New Openings: Smoke’s Poutinerie Port Credit
It's no secret that everyone loves poutine and Mississauga is no different. Well, at least 90-96 per cent of people love poutine. The rest are rock-dwelling liars or people who haven't yet had the opportunity to experience poutine (but would love it if they did) because they live in, like, the Alaskan wilderness or Saharan desert or something.
People also love late night food options, something sorely lacking in Mississauga. Enter Smoke's Poutinerie, Ryan Smolkin's explosively successful brainchild.
Smoke's has been spreading like gravy-coated wildfire across Canada and is even stretching its uniquely Canadian tentacles into the U.S. market.
Smoke's opened their first Mississauga location at Lakeshore and Hurontario in Port Credit this weekend and the response was immense (just look at the pictures). Literally hundreds of people showed up for complimentary poutine and pics with Smolkin himself.
It's the start of something decadent and delicious, and Smolkin told Insauga's Khaled and Jackie that Sauga can expect to see more locations popping up shortly.
So, what's cool about Smoke's? Let us break it down.
Going wild with poutine, a dish typically comprised of fries, cheese curds and gravy. The brand also boasts a funky backstory about a mysterious 80s and Lego aficionado named Smoke whose passions include Cabbage Patch Kids and poutine. The owner and founder, Ryan Smolkin, is also known for dressing like a winter-ready lumberjack.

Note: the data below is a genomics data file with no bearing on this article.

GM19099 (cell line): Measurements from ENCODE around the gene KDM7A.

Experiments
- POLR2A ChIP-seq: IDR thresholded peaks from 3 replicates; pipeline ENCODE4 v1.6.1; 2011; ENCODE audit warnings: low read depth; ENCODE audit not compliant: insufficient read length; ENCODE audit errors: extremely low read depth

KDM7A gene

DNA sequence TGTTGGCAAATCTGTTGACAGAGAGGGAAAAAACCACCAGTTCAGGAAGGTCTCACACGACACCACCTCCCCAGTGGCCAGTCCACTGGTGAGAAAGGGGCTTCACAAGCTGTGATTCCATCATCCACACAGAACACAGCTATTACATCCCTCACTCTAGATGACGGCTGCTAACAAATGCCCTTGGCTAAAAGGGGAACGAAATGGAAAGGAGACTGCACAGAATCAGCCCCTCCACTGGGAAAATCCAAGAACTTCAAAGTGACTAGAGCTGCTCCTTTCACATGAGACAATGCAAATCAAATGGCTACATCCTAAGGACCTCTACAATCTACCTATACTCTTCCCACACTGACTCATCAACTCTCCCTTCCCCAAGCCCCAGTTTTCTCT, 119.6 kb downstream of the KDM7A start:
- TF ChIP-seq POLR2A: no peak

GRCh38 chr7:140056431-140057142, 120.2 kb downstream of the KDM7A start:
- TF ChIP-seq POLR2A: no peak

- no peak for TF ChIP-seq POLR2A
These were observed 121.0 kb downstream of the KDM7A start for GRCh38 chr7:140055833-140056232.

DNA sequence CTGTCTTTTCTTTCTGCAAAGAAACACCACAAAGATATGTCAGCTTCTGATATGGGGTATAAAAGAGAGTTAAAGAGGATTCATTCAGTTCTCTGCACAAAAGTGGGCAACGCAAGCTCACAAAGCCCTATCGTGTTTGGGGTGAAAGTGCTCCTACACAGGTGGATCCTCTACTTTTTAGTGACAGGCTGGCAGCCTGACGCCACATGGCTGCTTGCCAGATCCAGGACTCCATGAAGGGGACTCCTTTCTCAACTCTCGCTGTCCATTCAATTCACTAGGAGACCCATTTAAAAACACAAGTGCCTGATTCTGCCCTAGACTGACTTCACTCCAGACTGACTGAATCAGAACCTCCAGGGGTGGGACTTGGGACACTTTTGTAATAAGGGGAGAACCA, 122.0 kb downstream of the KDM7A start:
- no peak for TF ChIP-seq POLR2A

Traditional poutine, bacon poutine, pulled pork poutine, perogy poutine, chicken peppercorn poutine, chicken fajita poutine, Nacho Grande poutine, chili cheese chicken poutine, steak stroganoff poutine, Veggie Deluxe poutine and more.
Pop, water, Monster energy drinks and Jones Soda
Because all Canadians love poutine and Mississauga deserves late night dining options. Smoke's will more than deliver on that front, staying open until 3 am on Thursdays and 4 am on Fridays and Saturdays. Judging from the line-up of eager poutine enthusiasts, the thirst for high-cal comfort food has never been stronger in a city desperate for local after-hours (and regular hours) treat options.